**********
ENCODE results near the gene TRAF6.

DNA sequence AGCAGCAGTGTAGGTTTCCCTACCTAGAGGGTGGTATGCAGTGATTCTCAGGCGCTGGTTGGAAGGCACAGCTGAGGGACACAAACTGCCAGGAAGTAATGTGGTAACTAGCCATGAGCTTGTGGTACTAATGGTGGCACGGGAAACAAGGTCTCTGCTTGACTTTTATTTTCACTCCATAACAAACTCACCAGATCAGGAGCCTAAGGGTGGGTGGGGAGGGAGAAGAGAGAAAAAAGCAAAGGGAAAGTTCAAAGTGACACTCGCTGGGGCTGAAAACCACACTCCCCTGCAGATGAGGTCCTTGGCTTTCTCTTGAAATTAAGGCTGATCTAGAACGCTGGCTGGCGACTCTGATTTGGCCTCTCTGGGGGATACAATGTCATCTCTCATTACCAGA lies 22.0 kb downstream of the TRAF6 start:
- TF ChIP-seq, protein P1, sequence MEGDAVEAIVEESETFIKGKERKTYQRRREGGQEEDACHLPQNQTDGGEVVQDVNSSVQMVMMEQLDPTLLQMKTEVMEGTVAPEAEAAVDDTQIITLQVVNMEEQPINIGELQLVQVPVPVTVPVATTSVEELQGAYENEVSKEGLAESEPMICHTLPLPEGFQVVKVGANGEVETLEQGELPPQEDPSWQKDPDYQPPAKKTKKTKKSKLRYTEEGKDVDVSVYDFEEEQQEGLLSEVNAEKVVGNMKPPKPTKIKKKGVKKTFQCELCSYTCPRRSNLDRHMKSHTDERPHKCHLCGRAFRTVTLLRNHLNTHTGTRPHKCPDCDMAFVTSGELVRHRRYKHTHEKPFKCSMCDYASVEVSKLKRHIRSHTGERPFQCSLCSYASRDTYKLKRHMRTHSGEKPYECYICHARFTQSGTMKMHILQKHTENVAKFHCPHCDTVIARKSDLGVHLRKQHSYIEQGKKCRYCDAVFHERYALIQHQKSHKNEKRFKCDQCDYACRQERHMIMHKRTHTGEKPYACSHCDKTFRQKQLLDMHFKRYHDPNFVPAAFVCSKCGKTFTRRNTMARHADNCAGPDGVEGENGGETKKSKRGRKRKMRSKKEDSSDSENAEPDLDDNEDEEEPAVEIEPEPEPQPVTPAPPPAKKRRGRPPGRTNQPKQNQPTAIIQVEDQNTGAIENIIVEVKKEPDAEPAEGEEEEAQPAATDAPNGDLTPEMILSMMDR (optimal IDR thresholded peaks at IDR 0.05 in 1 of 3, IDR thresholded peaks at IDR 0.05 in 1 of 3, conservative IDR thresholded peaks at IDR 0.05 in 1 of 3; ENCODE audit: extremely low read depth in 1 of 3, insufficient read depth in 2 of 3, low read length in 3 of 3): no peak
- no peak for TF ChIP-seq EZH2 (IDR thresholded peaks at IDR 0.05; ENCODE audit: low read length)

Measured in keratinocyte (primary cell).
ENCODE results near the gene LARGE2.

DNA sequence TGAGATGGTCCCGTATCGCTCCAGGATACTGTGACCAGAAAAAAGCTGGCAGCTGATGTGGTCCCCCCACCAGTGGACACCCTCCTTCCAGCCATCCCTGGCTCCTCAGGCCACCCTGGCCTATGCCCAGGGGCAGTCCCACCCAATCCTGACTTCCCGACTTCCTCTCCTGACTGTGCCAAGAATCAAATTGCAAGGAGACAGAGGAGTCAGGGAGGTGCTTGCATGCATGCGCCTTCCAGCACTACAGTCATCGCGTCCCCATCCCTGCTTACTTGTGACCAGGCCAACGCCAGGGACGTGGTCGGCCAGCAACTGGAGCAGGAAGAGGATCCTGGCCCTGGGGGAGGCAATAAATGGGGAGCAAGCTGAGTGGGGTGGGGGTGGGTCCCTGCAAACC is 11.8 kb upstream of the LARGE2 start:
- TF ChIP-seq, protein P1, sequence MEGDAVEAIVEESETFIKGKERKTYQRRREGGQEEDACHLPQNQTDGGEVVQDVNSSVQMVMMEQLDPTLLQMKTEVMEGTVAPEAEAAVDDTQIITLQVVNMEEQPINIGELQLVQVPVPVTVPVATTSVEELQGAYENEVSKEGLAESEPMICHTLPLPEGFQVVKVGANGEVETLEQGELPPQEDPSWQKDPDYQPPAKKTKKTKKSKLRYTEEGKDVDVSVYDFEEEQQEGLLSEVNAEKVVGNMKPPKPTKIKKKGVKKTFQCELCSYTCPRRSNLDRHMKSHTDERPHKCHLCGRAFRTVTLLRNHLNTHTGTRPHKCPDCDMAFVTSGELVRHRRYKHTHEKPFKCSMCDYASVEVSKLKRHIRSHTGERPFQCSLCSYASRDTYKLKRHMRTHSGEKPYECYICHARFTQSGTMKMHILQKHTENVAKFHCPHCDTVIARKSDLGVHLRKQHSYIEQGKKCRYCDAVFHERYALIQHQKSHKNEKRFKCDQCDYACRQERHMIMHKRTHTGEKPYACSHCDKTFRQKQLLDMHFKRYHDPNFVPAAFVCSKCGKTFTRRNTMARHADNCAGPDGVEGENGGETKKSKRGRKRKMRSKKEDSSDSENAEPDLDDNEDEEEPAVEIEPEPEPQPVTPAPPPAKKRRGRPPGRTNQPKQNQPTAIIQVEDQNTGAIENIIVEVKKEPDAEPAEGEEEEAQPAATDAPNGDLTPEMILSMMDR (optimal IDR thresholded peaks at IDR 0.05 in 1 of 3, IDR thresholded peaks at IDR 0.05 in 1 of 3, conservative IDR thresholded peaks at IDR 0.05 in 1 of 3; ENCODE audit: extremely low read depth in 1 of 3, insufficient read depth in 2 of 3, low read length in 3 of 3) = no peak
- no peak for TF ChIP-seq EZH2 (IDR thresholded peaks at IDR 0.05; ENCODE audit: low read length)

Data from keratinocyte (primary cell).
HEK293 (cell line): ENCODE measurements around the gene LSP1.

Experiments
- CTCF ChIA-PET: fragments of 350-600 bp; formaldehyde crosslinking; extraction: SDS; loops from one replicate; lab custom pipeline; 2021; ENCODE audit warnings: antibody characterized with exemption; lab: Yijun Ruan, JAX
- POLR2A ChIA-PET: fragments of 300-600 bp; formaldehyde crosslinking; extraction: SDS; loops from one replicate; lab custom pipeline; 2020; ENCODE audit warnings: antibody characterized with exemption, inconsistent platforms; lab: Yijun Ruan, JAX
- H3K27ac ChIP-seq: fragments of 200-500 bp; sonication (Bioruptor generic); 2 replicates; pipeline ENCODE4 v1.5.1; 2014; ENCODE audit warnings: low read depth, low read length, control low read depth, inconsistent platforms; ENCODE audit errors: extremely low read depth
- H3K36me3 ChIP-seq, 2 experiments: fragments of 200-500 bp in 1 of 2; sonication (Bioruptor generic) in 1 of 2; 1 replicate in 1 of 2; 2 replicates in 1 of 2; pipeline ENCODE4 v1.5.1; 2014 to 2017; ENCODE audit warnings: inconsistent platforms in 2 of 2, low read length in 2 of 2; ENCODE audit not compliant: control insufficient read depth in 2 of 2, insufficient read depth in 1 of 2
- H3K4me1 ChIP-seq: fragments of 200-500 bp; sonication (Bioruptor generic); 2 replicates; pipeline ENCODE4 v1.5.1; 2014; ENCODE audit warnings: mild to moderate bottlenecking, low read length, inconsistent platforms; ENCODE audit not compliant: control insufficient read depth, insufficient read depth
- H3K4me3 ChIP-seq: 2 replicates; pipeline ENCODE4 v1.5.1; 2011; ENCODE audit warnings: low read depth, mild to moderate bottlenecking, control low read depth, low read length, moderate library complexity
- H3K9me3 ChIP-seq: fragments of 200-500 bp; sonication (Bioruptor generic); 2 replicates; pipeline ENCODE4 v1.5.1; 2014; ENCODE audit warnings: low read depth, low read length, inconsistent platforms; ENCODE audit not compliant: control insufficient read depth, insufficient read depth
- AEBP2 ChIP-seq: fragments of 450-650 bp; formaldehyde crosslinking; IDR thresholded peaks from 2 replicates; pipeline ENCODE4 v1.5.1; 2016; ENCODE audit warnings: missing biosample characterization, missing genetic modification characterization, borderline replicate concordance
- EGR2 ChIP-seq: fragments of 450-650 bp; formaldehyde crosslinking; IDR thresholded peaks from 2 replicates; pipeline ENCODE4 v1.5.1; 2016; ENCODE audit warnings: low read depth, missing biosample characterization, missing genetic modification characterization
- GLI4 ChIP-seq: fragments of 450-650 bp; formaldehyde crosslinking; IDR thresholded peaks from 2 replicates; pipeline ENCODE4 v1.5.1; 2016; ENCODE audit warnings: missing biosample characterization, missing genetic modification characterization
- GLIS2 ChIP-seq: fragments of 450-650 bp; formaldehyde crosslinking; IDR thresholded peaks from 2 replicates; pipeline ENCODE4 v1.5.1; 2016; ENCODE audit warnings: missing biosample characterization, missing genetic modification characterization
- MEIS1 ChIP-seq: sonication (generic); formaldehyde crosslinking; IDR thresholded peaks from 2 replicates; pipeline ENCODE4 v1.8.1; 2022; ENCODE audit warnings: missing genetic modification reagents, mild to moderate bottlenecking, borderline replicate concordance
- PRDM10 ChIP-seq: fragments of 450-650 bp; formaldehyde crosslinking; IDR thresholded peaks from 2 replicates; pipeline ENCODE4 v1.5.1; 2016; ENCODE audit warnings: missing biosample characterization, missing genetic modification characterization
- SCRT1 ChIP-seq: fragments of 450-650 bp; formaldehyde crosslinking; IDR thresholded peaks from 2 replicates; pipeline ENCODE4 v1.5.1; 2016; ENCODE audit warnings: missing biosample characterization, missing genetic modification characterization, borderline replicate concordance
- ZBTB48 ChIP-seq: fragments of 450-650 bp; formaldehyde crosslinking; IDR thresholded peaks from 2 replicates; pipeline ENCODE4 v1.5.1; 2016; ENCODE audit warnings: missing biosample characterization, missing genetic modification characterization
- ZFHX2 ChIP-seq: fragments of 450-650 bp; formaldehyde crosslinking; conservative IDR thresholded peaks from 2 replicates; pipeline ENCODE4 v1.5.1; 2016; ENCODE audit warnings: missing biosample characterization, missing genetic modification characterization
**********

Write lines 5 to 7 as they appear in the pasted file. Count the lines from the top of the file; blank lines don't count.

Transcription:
Measured in keratinocyte (primary cell).
ENCODE results near the gene LARGE2.

DNA sequence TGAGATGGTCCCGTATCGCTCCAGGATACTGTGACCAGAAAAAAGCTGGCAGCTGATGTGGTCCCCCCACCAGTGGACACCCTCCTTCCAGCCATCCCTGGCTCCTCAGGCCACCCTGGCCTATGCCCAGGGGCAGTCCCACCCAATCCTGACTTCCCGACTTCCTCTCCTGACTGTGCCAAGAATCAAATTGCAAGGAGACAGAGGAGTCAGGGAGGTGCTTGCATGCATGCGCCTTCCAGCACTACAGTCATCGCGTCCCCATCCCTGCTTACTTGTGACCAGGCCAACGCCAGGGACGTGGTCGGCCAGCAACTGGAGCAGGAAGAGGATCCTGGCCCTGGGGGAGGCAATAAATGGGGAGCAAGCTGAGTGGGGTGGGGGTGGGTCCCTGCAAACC is 11.8 kb upstream of the LARGE2 start: